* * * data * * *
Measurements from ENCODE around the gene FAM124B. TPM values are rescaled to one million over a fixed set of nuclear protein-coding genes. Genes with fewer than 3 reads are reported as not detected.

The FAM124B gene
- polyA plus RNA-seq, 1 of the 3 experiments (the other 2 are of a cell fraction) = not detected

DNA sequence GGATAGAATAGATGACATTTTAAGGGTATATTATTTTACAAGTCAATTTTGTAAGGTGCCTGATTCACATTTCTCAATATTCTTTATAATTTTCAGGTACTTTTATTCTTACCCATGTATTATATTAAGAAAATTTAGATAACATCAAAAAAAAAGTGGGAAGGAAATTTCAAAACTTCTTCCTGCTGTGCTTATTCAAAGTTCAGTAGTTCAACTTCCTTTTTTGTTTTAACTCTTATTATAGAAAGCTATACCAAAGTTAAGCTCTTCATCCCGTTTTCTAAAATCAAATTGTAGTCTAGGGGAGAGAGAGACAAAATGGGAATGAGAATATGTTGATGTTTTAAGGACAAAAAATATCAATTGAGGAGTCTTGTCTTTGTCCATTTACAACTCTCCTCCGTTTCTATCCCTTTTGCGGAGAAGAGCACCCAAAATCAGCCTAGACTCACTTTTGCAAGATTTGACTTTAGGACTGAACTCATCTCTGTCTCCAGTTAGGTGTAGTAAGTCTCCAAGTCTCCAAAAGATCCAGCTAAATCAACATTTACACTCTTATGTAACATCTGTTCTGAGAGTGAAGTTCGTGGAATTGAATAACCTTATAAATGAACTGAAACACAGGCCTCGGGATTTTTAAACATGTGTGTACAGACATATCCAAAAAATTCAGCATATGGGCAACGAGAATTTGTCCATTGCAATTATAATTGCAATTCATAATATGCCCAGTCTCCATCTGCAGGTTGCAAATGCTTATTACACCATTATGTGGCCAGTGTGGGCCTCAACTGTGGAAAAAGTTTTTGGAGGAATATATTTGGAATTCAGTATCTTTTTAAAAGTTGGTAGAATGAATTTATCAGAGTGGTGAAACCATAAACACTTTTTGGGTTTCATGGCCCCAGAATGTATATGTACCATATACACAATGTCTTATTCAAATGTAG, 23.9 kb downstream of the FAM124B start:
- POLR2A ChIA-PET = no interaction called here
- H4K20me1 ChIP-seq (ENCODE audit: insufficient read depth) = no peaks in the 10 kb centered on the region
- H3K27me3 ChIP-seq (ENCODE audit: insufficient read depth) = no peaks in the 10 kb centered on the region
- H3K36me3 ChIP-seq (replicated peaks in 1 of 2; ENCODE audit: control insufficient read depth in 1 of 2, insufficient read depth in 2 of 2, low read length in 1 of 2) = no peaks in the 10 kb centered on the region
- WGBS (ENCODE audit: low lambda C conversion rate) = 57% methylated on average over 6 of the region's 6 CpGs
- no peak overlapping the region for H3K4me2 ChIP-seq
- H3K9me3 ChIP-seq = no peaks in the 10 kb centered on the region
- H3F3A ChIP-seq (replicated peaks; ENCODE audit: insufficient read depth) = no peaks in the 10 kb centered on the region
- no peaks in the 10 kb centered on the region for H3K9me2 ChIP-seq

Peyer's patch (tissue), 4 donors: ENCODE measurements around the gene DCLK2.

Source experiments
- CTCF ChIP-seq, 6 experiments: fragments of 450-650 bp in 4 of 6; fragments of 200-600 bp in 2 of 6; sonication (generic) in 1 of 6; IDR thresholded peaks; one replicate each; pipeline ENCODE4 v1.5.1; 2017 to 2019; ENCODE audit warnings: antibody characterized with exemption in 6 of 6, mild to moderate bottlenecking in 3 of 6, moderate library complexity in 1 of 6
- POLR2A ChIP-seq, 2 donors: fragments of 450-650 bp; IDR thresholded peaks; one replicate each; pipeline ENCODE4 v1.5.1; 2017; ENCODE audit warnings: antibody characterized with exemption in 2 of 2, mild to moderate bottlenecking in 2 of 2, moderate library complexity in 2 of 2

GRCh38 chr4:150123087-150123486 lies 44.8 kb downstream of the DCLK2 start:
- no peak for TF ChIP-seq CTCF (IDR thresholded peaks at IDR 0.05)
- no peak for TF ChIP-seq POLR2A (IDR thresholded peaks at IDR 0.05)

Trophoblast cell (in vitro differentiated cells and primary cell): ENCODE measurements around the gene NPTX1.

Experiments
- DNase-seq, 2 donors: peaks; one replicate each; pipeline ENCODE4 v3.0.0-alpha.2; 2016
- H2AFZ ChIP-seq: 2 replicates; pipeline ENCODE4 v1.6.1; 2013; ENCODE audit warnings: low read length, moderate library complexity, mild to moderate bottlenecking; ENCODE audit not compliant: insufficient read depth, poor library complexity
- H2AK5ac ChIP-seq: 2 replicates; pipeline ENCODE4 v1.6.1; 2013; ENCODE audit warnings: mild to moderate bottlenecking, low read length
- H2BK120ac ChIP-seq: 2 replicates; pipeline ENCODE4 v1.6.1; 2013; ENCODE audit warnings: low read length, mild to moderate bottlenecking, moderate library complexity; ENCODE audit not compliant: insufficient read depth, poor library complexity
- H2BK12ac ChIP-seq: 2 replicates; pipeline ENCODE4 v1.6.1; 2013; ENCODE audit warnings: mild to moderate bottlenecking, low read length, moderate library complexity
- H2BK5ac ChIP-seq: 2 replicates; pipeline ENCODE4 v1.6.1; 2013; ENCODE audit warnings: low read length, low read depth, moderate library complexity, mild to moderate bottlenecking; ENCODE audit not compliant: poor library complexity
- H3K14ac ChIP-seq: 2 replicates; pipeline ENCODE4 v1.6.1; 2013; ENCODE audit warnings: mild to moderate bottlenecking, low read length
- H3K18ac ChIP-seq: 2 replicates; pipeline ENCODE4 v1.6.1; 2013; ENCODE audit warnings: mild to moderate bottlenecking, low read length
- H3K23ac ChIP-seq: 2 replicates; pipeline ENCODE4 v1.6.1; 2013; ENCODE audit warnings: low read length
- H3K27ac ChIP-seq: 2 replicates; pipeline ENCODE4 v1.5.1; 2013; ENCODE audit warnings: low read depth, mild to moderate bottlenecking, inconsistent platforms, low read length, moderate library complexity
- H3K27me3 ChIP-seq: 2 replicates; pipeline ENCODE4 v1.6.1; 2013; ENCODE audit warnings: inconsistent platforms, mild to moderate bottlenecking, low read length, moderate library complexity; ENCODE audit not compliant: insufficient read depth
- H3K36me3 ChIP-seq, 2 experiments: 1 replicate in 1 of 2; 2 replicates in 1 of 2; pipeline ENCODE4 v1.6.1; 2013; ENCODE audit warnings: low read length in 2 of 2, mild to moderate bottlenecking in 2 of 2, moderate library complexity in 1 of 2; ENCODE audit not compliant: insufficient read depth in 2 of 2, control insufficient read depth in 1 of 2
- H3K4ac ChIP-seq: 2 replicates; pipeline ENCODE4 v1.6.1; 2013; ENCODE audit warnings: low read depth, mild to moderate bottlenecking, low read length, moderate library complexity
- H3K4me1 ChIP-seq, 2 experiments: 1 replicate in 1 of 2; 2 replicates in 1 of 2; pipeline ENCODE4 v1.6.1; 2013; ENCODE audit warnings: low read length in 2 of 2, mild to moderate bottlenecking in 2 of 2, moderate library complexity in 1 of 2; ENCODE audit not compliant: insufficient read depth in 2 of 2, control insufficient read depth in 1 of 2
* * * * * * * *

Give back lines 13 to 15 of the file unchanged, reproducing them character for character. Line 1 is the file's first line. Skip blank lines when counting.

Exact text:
- no peaks in the 10 kb centered on the region for H3K9me2 ChIP-seq

Peyer's patch (tissue), 4 donors: ENCODE measurements around the gene DCLK2.

Source experiments